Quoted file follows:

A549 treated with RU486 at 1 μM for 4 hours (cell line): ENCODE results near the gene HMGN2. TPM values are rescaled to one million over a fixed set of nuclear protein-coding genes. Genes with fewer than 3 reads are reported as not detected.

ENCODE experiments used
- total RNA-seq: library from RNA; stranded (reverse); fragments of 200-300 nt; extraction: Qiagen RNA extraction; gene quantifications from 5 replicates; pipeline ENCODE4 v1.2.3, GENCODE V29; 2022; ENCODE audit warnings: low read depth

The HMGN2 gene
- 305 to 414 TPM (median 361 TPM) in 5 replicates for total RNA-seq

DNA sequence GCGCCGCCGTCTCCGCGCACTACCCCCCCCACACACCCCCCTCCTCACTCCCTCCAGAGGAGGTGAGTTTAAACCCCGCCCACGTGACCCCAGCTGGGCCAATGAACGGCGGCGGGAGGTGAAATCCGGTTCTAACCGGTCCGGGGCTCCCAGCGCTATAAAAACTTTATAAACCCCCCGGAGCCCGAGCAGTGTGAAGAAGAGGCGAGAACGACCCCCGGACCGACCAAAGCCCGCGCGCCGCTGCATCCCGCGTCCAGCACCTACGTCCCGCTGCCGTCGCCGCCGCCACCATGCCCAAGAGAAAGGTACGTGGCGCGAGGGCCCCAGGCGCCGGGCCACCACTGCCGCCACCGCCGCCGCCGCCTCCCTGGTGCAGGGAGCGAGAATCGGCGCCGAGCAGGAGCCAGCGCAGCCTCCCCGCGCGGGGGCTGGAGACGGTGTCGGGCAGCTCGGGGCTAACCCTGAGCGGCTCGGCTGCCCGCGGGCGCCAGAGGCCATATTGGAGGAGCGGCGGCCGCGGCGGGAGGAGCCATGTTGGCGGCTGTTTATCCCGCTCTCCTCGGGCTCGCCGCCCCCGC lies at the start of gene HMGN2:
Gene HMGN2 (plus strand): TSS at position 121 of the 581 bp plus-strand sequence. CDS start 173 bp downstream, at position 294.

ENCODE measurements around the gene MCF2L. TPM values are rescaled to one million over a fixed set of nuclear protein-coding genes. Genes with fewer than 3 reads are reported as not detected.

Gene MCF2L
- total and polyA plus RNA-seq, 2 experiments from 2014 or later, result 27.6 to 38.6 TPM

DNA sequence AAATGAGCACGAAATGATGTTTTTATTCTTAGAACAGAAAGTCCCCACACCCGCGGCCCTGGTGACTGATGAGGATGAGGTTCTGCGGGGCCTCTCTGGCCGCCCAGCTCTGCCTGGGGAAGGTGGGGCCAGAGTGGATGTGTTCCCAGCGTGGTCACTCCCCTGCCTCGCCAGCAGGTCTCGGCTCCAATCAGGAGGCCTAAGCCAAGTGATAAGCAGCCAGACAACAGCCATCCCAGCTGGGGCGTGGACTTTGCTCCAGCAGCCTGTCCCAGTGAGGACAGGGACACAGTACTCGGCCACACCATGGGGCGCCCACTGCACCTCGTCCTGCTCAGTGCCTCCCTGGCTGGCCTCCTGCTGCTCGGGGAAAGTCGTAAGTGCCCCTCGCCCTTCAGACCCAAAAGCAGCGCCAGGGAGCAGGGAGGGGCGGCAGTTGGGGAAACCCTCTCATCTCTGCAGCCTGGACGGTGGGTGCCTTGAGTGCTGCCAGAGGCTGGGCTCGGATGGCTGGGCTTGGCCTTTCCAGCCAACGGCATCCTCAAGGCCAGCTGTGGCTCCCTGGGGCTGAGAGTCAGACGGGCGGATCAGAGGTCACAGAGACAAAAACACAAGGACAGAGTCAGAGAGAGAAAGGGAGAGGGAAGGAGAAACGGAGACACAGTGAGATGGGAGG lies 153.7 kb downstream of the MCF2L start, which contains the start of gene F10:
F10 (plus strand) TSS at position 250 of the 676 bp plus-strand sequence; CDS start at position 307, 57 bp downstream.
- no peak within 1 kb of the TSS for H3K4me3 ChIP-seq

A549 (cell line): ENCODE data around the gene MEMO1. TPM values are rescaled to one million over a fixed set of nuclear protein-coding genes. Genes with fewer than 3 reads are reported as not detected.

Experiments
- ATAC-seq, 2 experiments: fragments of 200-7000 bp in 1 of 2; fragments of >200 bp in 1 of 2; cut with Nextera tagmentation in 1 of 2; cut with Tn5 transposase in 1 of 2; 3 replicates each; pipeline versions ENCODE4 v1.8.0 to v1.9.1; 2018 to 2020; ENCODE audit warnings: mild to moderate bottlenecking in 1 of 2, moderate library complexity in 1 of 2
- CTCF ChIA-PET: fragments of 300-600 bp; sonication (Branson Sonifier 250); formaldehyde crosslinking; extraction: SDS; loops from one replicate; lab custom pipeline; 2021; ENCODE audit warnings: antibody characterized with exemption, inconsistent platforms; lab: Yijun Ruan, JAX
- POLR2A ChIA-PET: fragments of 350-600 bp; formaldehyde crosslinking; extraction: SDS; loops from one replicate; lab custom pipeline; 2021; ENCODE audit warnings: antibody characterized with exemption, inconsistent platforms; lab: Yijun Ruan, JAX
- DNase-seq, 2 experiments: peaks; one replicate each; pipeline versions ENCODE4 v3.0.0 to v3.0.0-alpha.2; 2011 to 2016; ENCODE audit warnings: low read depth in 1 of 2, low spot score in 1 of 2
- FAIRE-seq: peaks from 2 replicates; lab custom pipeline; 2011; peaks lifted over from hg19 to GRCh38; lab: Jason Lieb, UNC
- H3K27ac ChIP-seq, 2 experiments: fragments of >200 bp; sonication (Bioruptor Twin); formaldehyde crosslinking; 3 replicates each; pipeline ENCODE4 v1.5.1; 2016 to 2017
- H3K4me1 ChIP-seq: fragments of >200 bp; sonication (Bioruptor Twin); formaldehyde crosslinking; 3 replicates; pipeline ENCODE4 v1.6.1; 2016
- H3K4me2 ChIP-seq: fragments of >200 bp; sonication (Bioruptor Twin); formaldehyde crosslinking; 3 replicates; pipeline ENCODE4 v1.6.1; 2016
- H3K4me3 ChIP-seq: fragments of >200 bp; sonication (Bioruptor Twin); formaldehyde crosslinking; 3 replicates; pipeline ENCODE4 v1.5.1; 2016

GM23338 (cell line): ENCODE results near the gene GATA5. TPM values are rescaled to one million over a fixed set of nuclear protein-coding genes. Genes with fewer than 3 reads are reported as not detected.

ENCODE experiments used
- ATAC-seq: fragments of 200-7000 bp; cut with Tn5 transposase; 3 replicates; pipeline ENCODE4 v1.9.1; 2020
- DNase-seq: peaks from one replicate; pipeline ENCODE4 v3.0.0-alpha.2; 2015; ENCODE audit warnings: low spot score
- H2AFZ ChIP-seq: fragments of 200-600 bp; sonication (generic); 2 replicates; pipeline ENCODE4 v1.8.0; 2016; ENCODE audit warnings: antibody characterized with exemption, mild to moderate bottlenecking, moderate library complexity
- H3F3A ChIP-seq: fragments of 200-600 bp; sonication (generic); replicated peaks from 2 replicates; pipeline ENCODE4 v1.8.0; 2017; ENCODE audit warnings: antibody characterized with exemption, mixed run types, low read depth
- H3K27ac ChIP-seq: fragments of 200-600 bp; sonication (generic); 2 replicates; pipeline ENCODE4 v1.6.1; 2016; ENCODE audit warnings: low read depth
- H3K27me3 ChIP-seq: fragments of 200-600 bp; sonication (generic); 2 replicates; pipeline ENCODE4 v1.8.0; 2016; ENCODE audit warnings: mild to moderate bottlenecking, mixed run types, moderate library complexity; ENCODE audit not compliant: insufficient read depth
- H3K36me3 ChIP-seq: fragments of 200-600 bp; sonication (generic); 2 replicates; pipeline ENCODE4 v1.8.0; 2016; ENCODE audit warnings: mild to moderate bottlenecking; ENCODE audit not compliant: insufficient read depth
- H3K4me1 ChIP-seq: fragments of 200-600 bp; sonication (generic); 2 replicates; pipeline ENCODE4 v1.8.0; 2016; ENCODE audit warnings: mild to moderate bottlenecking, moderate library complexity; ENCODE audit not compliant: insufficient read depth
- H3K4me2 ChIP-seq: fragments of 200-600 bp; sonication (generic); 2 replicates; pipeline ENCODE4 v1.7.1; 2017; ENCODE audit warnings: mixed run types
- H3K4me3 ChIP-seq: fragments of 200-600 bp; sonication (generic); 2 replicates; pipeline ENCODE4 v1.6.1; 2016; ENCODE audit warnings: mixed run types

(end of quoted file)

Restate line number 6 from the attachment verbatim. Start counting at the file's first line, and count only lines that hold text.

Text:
DNA sequence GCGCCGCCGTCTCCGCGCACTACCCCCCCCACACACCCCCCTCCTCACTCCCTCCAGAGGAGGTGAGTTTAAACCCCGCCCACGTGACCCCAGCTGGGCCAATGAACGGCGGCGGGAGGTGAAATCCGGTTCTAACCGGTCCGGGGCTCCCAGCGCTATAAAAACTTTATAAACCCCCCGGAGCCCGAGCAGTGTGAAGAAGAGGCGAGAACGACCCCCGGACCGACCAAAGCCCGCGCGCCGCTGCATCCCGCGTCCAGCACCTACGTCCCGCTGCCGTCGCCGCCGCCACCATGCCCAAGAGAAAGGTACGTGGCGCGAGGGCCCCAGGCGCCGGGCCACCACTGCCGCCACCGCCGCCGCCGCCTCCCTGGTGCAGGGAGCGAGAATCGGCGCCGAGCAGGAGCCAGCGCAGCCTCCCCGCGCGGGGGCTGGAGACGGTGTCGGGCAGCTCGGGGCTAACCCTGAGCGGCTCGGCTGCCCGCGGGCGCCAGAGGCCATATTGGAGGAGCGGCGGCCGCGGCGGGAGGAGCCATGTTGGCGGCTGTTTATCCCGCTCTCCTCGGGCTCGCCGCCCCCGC lies at the start of gene HMGN2: